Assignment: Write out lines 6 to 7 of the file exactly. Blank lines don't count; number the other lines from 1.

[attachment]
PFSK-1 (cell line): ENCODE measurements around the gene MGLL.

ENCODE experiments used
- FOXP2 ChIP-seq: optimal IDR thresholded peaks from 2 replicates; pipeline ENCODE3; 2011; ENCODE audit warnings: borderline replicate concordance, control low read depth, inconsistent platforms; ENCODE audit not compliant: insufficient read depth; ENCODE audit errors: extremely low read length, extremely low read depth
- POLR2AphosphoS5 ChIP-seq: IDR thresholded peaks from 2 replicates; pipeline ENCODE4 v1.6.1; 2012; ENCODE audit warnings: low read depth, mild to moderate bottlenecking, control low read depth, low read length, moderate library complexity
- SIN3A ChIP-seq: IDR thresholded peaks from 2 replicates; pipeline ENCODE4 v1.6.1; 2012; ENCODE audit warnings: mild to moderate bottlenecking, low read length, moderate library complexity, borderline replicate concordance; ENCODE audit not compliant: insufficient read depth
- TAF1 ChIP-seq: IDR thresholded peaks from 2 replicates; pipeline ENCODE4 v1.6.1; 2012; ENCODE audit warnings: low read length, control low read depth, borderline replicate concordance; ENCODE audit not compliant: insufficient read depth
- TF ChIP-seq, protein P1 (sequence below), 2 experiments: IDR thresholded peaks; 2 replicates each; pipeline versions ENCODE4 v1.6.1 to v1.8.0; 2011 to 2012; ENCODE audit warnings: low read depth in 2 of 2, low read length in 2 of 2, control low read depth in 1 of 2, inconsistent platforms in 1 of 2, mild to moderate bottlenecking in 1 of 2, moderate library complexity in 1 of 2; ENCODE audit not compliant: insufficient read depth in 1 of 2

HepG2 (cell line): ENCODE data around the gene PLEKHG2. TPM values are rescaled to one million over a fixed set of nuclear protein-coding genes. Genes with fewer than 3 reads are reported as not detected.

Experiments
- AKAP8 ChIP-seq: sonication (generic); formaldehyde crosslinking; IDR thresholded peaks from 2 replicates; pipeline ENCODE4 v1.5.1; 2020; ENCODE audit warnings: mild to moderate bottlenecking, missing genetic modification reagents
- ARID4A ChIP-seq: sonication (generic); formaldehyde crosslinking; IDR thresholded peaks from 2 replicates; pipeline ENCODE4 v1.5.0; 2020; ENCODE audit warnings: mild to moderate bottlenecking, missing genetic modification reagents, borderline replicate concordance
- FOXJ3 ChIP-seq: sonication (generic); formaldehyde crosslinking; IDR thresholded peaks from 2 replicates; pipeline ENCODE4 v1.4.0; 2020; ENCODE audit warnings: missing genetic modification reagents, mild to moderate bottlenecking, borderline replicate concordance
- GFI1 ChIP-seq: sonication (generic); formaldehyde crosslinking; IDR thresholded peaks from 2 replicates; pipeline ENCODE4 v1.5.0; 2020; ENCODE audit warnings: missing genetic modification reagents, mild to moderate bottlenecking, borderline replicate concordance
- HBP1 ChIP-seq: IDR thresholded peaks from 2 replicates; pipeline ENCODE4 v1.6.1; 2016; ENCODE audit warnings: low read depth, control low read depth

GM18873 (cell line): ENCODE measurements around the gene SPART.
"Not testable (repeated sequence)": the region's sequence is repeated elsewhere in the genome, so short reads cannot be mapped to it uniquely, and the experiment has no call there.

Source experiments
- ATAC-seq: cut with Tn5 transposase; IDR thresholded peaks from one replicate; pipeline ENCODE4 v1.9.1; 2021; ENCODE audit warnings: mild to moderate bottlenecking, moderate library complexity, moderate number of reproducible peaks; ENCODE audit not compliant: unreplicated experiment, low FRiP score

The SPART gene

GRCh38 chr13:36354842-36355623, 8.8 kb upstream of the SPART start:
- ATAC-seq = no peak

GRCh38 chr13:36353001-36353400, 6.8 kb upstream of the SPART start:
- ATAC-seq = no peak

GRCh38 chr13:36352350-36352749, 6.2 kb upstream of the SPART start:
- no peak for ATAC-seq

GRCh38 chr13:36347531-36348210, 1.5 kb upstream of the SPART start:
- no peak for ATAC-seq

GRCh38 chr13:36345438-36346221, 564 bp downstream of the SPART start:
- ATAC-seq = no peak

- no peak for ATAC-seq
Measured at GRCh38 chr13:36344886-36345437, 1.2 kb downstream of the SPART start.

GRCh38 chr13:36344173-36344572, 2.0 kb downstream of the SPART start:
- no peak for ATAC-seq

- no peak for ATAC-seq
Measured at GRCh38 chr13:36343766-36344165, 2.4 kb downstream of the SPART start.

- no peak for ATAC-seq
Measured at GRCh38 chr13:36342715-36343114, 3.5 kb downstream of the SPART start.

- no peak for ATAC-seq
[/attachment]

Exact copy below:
- TAF1 ChIP-seq: IDR thresholded peaks from 2 replicates; pipeline ENCODE4 v1.6.1; 2012; ENCODE audit warnings: low read length, control low read depth, borderline replicate concordance; ENCODE audit not compliant: insufficient read depth
- TF ChIP-seq, protein P1 (sequence below), 2 experiments: IDR thresholded peaks; 2 replicates each; pipeline versions ENCODE4 v1.6.1 to v1.8.0; 2011 to 2012; ENCODE audit warnings: low read depth in 2 of 2, low read length in 2 of 2, control low read depth in 1 of 2, inconsistent platforms in 1 of 2, mild to moderate bottlenecking in 1 of 2, moderate library complexity in 1 of 2; ENCODE audit not compliant: insufficient read depth in 1 of 2